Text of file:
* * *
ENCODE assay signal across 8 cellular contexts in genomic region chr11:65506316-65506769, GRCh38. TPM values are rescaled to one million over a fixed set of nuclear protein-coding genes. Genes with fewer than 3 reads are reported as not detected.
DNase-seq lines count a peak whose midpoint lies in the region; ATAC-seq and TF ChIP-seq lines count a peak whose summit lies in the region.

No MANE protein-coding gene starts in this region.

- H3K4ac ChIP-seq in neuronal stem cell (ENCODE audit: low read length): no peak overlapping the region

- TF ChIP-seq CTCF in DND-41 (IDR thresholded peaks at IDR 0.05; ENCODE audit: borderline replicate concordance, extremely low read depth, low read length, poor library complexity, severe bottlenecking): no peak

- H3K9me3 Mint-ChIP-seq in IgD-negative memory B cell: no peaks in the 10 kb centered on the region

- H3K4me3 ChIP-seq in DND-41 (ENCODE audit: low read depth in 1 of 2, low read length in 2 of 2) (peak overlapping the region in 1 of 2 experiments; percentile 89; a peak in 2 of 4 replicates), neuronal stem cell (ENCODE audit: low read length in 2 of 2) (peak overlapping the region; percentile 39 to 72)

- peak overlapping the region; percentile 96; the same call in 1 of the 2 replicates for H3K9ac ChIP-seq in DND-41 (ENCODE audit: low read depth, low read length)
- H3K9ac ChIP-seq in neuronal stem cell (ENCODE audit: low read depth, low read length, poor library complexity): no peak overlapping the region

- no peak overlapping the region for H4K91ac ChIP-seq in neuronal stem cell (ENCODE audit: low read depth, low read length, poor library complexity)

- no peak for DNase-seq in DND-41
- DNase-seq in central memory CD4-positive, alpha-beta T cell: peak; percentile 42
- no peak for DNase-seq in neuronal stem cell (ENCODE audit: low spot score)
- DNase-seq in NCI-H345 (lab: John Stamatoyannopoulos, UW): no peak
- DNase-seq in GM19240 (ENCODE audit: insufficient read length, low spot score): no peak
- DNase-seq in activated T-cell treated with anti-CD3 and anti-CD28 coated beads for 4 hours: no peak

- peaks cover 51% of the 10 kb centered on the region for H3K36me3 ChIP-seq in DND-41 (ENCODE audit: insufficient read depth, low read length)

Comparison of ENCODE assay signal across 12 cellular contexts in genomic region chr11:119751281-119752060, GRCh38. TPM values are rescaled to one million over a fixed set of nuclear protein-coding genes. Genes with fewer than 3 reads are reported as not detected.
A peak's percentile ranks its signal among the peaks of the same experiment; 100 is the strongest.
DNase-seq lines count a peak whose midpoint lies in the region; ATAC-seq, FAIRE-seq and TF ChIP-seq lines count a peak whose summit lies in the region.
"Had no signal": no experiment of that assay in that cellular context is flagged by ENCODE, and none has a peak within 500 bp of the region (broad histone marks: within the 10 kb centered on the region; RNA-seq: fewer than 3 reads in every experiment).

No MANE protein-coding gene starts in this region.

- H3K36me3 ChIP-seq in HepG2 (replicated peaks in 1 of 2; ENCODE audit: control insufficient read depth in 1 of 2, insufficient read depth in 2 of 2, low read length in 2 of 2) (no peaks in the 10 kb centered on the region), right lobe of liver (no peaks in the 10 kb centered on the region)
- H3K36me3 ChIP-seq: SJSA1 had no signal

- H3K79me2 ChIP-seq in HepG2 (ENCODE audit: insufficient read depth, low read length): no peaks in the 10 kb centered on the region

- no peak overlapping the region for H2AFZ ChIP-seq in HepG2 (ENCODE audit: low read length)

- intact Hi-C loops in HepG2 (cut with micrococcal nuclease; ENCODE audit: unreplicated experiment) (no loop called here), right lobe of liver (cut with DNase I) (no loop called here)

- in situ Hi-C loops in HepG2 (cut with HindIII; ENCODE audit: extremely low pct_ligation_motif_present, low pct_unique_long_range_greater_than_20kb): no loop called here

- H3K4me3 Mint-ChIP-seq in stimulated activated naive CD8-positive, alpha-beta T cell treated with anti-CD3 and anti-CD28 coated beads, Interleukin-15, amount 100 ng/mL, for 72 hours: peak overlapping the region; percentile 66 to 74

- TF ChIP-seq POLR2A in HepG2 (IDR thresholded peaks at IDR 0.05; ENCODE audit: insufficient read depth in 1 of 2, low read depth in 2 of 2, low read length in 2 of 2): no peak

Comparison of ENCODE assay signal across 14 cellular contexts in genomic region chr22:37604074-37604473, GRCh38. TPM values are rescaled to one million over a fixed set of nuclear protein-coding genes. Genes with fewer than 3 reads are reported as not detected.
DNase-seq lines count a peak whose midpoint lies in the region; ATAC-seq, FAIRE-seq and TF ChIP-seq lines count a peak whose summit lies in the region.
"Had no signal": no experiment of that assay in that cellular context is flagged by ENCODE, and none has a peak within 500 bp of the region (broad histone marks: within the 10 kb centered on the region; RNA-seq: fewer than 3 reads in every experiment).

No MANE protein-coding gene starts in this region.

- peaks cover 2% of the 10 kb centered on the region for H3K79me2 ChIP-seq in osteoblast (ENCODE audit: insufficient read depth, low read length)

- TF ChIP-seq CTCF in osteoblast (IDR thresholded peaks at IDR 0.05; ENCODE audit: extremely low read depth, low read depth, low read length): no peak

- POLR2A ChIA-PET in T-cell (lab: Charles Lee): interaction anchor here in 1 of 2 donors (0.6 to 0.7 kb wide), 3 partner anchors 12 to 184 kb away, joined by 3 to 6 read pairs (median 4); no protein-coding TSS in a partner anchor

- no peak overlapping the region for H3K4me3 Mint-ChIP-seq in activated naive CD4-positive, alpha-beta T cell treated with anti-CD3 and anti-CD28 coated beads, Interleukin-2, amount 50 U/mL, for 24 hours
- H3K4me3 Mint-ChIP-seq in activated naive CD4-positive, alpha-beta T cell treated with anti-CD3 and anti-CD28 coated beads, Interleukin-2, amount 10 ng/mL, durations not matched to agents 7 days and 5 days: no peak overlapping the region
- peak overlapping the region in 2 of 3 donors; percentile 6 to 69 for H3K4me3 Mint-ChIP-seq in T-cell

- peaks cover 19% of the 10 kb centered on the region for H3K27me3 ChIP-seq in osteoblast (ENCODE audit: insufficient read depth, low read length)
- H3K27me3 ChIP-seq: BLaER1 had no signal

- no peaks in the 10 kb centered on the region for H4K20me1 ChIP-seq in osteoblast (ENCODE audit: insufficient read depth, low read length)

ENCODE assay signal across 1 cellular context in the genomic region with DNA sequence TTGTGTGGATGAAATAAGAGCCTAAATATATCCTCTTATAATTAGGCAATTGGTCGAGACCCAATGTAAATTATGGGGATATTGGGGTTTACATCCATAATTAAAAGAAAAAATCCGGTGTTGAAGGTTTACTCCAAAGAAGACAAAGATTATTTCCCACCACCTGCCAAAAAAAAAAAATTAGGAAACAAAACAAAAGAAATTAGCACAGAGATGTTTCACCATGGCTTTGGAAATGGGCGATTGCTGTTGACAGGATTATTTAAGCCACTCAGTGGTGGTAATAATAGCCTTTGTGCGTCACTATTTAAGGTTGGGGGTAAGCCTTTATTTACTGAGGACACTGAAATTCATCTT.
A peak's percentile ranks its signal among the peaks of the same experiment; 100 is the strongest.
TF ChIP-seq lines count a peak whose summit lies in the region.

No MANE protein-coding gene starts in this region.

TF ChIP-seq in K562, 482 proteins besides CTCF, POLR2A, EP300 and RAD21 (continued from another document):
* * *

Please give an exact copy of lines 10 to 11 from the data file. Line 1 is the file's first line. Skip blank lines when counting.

- no peak overlapping the region for H4K91ac ChIP-seq in neuronal stem cell (ENCODE audit: low read depth, low read length, poor library complexity)

- no peak for DNase-seq in DND-41